UK: Two arrested in dawn raids on suspicion of recruiting for jihad as part of Europe-wide swoop

Two suspected jihadi recruiters were arrested in dawn raids yesterday over their alleged involvement in a Europe-wide network enlisting young men to fight in Afghanistan and Iraq.

Ali Ben Zidane Chehidi, 34, and Mohamed Salah Ben Hamadi Khemiri, 53, both Tunisians, were detained at their homes in London and Manchester. The swoop was part of a coordinated operation led by Italian antiterrorist police aimed at breaking up a sophisticated recruitment organisation. Some 20 suspects, mostly of North African origin, were picked up in further raids in Italy, France and Portugal.

Mr Chehidi was arrested in Purley, South London, by officers from Scotland Yard’s extradition unit assisted by Counter Terrorism Command. Another team from the extradition squad, backed up by antiterrorist officers from Greater Manchester Police, detained Mr Khemiri in the Cheetham Hill area of Manchester.

A Scotland Yard spokesman said: “The two men were arrested on behalf of the Italian authorities under an extradition warrant in relation to allegations that between 2003 and 2005 they forged documents to facilitate the illegal entry into Italy of recruited volunteers to fight jihad in Iraq and Afganistan.” The two men face proceedings to extradite them to Italy, where the authorities said the raids were the culmination of a four-year investigation.

“The cells were not planning attacks in Italy but were indoctrinating and recruiting people to send to places where terrorist attacks are an everyday activity,” said Giampaolo Ganzer, of the Milan antiterrorism police.

Raids were staged in Milan, Bergamo, Varese and Reggio Emilia. Mario Parente, the deputy commander of the carabinieri special forces unit, told CNN that 11 people of those detained were held in Italy. He said that police found al-Qaeda manuals including information about explosives, poisons and guerrilla-style war operations during raids. An Italian intelligence report published in August told of a growing number of Islamic terrorist cells in Italy set up by “men of North African origin” with contacts in the Balkans, the Middle East and Central Asia.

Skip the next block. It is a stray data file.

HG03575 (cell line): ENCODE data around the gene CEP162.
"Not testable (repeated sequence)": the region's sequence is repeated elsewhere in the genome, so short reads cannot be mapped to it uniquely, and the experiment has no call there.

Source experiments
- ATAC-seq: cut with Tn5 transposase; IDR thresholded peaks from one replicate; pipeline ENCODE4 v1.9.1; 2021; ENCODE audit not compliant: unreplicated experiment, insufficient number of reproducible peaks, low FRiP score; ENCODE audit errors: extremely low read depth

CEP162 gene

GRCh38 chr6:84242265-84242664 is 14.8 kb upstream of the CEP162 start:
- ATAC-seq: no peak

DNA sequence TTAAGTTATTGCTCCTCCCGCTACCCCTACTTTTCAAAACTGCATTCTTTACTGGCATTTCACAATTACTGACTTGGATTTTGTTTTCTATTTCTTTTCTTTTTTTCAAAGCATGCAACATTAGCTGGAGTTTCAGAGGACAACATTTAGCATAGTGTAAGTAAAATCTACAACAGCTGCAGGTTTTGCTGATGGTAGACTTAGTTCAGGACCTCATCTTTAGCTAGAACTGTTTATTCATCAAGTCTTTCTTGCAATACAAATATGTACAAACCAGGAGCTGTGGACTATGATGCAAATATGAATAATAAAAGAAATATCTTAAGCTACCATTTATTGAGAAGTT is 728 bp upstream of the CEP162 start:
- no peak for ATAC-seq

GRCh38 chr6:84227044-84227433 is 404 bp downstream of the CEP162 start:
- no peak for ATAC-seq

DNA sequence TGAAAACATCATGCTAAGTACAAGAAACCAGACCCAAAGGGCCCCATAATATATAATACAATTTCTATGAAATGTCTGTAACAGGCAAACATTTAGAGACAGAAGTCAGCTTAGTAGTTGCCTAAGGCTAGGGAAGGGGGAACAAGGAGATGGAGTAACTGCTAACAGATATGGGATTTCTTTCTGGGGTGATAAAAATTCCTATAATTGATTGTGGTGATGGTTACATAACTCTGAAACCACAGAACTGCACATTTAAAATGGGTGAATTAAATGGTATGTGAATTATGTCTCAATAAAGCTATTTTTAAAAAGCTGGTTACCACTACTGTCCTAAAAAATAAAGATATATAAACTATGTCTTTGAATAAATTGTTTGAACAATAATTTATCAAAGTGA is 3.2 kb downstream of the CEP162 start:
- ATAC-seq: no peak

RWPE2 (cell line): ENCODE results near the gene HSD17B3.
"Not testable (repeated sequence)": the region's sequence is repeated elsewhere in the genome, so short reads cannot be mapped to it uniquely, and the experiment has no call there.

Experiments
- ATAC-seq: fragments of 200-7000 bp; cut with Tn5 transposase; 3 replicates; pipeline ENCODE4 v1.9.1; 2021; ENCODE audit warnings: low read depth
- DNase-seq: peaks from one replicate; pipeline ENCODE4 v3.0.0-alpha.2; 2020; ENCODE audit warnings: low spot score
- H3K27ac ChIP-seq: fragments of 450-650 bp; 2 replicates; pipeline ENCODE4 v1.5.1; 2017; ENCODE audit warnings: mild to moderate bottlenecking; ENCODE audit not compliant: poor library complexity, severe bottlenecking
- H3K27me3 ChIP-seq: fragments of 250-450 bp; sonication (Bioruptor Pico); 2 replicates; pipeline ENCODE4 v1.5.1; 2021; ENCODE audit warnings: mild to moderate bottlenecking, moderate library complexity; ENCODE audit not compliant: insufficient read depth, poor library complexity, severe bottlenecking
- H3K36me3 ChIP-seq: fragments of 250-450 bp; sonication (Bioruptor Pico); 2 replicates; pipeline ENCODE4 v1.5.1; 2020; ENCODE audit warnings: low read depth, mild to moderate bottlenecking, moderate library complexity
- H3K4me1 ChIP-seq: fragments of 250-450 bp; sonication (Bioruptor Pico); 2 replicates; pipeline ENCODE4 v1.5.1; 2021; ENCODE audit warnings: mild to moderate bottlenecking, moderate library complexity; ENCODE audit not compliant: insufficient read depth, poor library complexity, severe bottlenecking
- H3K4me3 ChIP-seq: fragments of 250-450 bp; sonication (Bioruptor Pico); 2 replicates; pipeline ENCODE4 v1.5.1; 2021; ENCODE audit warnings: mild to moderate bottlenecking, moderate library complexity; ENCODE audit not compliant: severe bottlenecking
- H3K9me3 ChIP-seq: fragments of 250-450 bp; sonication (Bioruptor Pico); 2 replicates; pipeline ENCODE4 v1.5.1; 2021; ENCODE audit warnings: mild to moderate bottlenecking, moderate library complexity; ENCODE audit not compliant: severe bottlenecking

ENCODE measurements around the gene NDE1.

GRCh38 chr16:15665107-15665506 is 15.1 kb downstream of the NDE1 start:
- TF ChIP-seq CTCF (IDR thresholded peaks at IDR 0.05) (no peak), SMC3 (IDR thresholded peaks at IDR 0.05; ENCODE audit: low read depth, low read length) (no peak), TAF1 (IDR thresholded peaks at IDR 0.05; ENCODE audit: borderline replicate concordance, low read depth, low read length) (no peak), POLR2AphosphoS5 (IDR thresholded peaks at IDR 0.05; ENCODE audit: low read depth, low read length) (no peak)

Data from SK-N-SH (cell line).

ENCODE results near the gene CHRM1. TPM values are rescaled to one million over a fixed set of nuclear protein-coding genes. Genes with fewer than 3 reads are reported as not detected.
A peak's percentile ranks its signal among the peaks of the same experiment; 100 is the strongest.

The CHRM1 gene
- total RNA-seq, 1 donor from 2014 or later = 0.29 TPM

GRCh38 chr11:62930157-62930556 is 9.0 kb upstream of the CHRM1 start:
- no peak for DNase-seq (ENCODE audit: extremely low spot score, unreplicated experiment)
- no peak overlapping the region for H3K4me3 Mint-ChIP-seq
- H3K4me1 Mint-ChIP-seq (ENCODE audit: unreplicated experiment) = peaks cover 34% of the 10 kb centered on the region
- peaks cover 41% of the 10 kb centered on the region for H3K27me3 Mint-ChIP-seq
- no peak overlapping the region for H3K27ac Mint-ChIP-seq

The report said that they used “legitimate” Islamic meeting places such as mosques and cultural centres as cover. “There has been a rise in Islamic meeting places which, even if they are primarily organised and frequented by law-abiding people, remain potentially exposed to infiltration by radicals,” the report said.

Two months ago an Iraqi named as Hussein Saber Fadhil was arrested at Venice airport on suspicion of planning kidnappings and attacks in Iraq.

In July, three Moroccans were arrested in Perugia on suspicion of belonging to a jihadist cell close to al-Qaeda and “engaging in training to commit terrorist attacks”.

Materials seized in that raid included instructions on how to fly a Boeing 747 as well as handling poisons and explosives.


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